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Secret prison shows up Britain’s dirty role in war

This article is over 10 years, 10 months old
The government claims that the military is in Afghanistan to uphold the law. But Ken Olende shows the brutal reality behind Britain’s ‘war on terror’
Issue 2356

Britain’s secret prison at its massive Camp Bastion base in Afghanistan is the latest outrage in the “war on terror”.

Western forces have made the names of Guantanamo, Bagram and Abu Ghraib notorious over the past decade.

Photographs of US soldiers torturing and humiliating Iraqi prisoners at the Abu Ghraib prison shocked the world in 2004.

Defence secretary Philip Hammond admitted last week that the British army has been holding around 90 people indefinitely, without charge at Camp Bastion. 

He now says they will be processed. Hammond said the prisoners are suspected Taliban fighters. He claimed that the army detained them for their own safety as they could be mistreated if handed over to the Afghan government.

Hammond shouldn’t be quite so smug about the treatment of prisoners by British troops. The father of one detainee told the Guardian newspaper how his son vanished and for two months he didn’t know if he was dead or alive.

The British detained his son in March 2012. But he still has not been told why he is being held. And his family has no reason to assume he is safe in Western hands.

The torturing to death of two prisoners at Bagram Airbase in Afghanistan led to 15 US soldiers facing charges in 2005. The British military was quick to say that it had too much experience to lose discipline like the Americans. 


Indeed in the years following the invasion of Iraq, British generals boasted that their troops were so popular that they could patrol in “soft hats”.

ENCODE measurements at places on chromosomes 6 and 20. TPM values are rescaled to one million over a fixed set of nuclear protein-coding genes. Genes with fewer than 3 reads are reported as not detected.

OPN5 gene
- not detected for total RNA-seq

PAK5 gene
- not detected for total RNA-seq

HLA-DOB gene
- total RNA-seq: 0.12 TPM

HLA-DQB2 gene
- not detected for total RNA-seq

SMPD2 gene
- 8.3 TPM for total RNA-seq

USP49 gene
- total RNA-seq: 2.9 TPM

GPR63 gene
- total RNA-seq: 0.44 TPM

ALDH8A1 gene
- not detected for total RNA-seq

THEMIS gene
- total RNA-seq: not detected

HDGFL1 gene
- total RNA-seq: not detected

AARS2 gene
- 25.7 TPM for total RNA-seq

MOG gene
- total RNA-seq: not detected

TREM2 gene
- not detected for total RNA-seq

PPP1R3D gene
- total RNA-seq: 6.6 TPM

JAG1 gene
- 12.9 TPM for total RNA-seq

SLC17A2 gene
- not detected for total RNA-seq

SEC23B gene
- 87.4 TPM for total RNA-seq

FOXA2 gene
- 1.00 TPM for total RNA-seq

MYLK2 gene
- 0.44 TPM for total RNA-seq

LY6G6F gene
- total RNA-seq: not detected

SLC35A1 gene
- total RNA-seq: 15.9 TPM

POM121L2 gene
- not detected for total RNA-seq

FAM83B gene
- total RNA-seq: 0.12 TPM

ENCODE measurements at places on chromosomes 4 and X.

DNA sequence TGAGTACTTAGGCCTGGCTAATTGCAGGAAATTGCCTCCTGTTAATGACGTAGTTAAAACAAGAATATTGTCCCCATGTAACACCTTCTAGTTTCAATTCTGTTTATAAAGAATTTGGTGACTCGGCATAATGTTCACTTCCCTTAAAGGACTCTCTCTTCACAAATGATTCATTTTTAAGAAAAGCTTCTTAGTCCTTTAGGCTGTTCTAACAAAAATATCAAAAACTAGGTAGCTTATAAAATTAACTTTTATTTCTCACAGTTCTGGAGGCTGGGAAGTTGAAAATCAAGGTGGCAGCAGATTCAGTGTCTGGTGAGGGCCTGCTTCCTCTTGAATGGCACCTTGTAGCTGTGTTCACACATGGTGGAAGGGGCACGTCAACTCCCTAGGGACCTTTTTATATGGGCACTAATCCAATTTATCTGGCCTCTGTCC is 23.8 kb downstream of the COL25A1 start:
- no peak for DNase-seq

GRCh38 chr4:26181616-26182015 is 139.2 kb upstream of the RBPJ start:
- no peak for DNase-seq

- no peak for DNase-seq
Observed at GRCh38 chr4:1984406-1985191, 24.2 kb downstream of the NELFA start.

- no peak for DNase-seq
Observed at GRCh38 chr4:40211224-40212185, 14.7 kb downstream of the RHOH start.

The barbaric reality of the occupation was revealed in the treatment of hotel clerk Baha Mousa. He died after suffering 93 separate injuries while in British custody.

And the Al-Sweady inquiry is currently investigating the battle of Danny Boy that took place in southern Iraq in 2004.

It is looking into whether British troops killed and tortured detainees after the battle.

The British military has a long tradition of “counter-insurgency”. This is also a long tradition of mistreating prisoners.

The British perfected the concentration camp as a place to detain untrusted civilians during the Boer war in South Africa in 1900. 

A minimum of 28,000 women and children died in the camps, largely from neglect.

The British held tens of thousands in concentration camps in an attempt to crush the Mau Mau independence movement in Kenya, east Africa, in the 1950s.

Detainees were tortured, including the castration of men and rape of women with glass bottles.

These are just a few examples of how the British army systematically uses torture as a part of its military campaigns.

The goings on at Camp Bastion are just a small part of Britain’s murky foreign policy.

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